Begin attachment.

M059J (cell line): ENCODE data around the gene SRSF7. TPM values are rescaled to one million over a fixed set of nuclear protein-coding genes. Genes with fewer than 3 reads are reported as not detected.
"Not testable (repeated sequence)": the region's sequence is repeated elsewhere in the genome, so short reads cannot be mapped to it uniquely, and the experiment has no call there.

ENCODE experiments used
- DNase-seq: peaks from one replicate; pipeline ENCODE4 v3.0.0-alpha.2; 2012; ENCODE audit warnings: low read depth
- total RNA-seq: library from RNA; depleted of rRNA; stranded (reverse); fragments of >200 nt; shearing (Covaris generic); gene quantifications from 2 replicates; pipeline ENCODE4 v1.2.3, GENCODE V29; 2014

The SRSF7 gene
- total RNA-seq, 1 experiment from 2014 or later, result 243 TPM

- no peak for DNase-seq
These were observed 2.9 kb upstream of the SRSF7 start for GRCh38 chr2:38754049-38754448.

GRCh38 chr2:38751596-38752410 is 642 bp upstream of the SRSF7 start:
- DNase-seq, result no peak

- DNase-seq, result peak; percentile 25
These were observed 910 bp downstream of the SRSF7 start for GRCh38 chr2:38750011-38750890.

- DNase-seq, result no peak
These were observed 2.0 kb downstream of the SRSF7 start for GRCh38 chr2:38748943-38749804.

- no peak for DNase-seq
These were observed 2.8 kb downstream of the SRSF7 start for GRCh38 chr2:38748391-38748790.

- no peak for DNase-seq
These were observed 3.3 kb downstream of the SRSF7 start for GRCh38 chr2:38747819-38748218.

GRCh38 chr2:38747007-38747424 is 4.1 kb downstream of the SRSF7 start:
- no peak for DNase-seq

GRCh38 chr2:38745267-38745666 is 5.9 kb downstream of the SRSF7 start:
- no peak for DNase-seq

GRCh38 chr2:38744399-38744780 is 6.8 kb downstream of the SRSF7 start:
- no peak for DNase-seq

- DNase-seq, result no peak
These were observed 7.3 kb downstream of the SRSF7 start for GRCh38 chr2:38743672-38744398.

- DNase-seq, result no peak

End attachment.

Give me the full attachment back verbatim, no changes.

M059J (cell line): ENCODE data around the gene SRSF7. TPM values are rescaled to one million over a fixed set of nuclear protein-coding genes. Genes with fewer than 3 reads are reported as not detected.
"Not testable (repeated sequence)": the region's sequence is repeated elsewhere in the genome, so short reads cannot be mapped to it uniquely, and the experiment has no call there.

ENCODE experiments used
- DNase-seq: peaks from one replicate; pipeline ENCODE4 v3.0.0-alpha.2; 2012; ENCODE audit warnings: low read depth
- total RNA-seq: library from RNA; depleted of rRNA; stranded (reverse); fragments of >200 nt; shearing (Covaris generic); gene quantifications from 2 replicates; pipeline ENCODE4 v1.2.3, GENCODE V29; 2014

The SRSF7 gene
- total RNA-seq, 1 experiment from 2014 or later, result 243 TPM

- no peak for DNase-seq
These were observed 2.9 kb upstream of the SRSF7 start for GRCh38 chr2:38754049-38754448.

GRCh38 chr2:38751596-38752410 is 642 bp upstream of the SRSF7 start:
- DNase-seq, result no peak

- DNase-seq, result peak; percentile 25
These were observed 910 bp downstream of the SRSF7 start for GRCh38 chr2:38750011-38750890.

- DNase-seq, result no peak
These were observed 2.0 kb downstream of the SRSF7 start for GRCh38 chr2:38748943-38749804.

- no peak for DNase-seq
These were observed 2.8 kb downstream of the SRSF7 start for GRCh38 chr2:38748391-38748790.

- no peak for DNase-seq
These were observed 3.3 kb downstream of the SRSF7 start for GRCh38 chr2:38747819-38748218.

GRCh38 chr2:38747007-38747424 is 4.1 kb downstream of the SRSF7 start:
- no peak for DNase-seq

GRCh38 chr2:38745267-38745666 is 5.9 kb downstream of the SRSF7 start:
- no peak for DNase-seq

GRCh38 chr2:38744399-38744780 is 6.8 kb downstream of the SRSF7 start:
- no peak for DNase-seq

- DNase-seq, result no peak
These were observed 7.3 kb downstream of the SRSF7 start for GRCh38 chr2:38743672-38744398.

- DNase-seq, result no peak